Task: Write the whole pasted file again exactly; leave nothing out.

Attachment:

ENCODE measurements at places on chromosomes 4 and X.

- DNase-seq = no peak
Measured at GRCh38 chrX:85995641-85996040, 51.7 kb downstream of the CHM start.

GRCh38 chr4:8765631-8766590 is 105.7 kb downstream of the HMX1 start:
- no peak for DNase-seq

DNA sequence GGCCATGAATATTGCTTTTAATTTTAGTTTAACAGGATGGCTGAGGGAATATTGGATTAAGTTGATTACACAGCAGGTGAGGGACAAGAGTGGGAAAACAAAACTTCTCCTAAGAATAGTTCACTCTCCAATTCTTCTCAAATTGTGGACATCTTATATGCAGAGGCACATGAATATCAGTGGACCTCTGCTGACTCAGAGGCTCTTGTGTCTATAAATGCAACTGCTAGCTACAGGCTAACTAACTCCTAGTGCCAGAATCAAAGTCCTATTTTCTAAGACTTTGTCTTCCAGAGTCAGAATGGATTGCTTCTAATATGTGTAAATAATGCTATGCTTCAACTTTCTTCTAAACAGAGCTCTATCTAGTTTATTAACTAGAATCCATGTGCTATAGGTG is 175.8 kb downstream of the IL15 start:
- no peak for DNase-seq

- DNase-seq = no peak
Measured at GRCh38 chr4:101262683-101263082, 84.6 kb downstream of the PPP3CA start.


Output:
ENCODE measurements at places on chromosomes 4 and X.

- DNase-seq = no peak
Measured at GRCh38 chrX:85995641-85996040, 51.7 kb downstream of the CHM start.

GRCh38 chr4:8765631-8766590 is 105.7 kb downstream of the HMX1 start:
- no peak for DNase-seq

DNA sequence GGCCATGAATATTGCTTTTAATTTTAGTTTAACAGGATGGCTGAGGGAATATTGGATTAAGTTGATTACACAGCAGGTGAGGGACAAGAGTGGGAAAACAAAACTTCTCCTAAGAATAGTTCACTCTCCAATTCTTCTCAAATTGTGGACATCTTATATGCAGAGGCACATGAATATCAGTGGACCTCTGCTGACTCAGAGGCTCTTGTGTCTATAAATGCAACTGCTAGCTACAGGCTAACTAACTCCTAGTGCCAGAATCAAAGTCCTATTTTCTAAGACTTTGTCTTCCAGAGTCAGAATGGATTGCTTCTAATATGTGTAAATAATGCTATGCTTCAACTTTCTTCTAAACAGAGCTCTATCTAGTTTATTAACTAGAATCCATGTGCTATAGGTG is 175.8 kb downstream of the IL15 start:
- no peak for DNase-seq

- DNase-seq = no peak
Measured at GRCh38 chr4:101262683-101263082, 84.6 kb downstream of the PPP3CA start.